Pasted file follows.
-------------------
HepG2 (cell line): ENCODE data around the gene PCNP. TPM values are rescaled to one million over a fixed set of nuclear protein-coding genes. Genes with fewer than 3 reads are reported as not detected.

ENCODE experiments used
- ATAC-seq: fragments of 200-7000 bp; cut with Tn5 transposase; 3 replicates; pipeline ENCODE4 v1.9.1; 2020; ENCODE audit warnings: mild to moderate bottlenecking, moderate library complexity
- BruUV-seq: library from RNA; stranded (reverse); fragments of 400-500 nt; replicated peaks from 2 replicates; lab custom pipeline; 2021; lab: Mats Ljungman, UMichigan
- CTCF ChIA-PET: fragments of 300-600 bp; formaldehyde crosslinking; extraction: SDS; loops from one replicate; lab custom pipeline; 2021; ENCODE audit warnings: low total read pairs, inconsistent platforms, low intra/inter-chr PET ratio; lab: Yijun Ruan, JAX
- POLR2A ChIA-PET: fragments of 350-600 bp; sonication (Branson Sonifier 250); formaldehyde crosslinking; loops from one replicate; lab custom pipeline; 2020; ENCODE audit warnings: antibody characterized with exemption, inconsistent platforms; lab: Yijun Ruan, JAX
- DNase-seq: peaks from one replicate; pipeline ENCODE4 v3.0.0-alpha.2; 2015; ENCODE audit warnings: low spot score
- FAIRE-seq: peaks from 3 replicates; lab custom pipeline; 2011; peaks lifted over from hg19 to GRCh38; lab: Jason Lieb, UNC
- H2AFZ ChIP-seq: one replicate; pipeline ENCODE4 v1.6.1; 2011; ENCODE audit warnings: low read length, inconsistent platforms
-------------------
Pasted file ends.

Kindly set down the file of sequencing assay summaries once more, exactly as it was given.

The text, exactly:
HepG2 (cell line): ENCODE data around the gene PCNP. TPM values are rescaled to one million over a fixed set of nuclear protein-coding genes. Genes with fewer than 3 reads are reported as not detected.

ENCODE experiments used
- ATAC-seq: fragments of 200-7000 bp; cut with Tn5 transposase; 3 replicates; pipeline ENCODE4 v1.9.1; 2020; ENCODE audit warnings: mild to moderate bottlenecking, moderate library complexity
- BruUV-seq: library from RNA; stranded (reverse); fragments of 400-500 nt; replicated peaks from 2 replicates; lab custom pipeline; 2021; lab: Mats Ljungman, UMichigan
- CTCF ChIA-PET: fragments of 300-600 bp; formaldehyde crosslinking; extraction: SDS; loops from one replicate; lab custom pipeline; 2021; ENCODE audit warnings: low total read pairs, inconsistent platforms, low intra/inter-chr PET ratio; lab: Yijun Ruan, JAX
- POLR2A ChIA-PET: fragments of 350-600 bp; sonication (Branson Sonifier 250); formaldehyde crosslinking; loops from one replicate; lab custom pipeline; 2020; ENCODE audit warnings: antibody characterized with exemption, inconsistent platforms; lab: Yijun Ruan, JAX
- DNase-seq: peaks from one replicate; pipeline ENCODE4 v3.0.0-alpha.2; 2015; ENCODE audit warnings: low spot score
- FAIRE-seq: peaks from 3 replicates; lab custom pipeline; 2011; peaks lifted over from hg19 to GRCh38; lab: Jason Lieb, UNC
- H2AFZ ChIP-seq: one replicate; pipeline ENCODE4 v1.6.1; 2011; ENCODE audit warnings: low read length, inconsistent platforms